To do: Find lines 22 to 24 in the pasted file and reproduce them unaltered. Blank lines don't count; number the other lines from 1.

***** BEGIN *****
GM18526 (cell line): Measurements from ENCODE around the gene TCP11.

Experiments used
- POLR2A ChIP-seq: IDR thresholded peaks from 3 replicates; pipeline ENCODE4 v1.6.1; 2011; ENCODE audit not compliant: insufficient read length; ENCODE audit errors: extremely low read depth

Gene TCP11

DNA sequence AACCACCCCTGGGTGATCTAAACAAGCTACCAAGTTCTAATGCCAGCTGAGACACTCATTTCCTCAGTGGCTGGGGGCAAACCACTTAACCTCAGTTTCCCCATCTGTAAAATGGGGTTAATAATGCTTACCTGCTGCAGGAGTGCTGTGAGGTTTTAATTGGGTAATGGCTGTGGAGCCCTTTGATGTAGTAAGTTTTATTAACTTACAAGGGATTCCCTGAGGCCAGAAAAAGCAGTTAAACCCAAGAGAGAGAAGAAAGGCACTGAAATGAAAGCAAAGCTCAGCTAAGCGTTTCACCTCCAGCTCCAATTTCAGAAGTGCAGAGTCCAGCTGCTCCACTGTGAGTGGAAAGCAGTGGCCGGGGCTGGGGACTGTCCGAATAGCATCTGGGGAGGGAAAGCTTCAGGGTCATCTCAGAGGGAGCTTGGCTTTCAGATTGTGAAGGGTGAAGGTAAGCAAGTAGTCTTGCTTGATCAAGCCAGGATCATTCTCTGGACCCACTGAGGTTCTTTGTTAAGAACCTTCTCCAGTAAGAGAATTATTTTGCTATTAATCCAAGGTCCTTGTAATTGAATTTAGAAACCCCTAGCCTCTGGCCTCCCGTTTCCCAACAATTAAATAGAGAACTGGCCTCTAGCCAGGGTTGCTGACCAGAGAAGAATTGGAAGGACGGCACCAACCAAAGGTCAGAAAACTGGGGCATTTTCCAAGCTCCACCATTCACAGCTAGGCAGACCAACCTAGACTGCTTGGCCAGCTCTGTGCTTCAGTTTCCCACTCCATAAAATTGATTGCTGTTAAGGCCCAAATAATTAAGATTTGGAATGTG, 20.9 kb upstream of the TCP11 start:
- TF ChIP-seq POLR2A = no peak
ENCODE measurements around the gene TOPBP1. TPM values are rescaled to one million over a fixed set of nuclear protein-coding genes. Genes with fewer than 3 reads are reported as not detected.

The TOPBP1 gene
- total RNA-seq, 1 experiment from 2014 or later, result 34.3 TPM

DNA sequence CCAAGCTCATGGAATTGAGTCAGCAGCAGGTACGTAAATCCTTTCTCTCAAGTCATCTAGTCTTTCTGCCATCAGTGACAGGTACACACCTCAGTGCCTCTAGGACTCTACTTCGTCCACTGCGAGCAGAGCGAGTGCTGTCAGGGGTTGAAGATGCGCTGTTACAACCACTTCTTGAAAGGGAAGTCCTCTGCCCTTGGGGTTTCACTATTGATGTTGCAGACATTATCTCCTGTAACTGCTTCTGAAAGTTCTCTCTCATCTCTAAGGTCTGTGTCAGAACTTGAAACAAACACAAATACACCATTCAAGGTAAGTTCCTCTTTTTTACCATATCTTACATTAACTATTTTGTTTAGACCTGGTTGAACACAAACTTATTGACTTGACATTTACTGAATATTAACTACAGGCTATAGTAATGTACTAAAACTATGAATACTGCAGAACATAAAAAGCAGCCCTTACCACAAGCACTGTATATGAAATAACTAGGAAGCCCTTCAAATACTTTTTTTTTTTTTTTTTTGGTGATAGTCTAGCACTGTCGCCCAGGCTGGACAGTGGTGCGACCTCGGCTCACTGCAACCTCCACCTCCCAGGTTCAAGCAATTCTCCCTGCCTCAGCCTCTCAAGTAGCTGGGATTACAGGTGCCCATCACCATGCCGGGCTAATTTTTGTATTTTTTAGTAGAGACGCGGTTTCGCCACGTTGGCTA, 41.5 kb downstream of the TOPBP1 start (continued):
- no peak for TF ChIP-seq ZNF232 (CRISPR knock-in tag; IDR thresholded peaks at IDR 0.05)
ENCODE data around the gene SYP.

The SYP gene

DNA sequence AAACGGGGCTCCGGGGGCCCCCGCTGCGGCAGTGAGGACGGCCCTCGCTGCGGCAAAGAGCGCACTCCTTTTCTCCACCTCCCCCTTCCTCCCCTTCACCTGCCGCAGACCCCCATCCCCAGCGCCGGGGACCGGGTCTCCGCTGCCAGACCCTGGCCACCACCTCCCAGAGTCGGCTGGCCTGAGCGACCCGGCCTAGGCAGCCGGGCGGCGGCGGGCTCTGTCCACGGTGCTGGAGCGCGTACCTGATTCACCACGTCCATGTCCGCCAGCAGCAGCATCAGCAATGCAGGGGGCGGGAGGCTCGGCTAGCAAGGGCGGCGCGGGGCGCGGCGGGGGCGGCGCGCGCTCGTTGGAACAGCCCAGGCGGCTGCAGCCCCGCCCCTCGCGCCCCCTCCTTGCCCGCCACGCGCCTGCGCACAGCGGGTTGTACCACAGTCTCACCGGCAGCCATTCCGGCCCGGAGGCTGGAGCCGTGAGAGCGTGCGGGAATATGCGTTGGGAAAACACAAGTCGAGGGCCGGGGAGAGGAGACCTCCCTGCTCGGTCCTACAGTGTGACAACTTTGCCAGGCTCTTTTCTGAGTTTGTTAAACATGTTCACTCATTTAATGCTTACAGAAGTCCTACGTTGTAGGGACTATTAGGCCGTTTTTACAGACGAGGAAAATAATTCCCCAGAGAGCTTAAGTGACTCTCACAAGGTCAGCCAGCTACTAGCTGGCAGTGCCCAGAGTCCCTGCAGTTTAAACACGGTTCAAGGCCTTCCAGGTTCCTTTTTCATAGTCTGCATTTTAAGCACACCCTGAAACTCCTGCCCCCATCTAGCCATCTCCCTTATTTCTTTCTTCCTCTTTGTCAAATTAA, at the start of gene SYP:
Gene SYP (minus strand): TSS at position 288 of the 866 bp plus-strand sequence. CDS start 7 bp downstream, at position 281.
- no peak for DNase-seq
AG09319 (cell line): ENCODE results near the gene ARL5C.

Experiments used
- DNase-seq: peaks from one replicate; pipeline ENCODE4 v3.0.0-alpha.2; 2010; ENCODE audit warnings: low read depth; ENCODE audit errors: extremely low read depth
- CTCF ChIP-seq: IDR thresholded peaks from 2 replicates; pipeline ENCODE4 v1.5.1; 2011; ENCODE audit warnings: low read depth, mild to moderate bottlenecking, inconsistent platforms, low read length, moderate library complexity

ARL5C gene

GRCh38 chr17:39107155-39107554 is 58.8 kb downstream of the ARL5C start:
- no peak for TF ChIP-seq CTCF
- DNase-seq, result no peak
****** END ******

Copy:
GRCh38 chr17:39107155-39107554 is 58.8 kb downstream of the ARL5C start:
- no peak for TF ChIP-seq CTCF
- DNase-seq, result no peak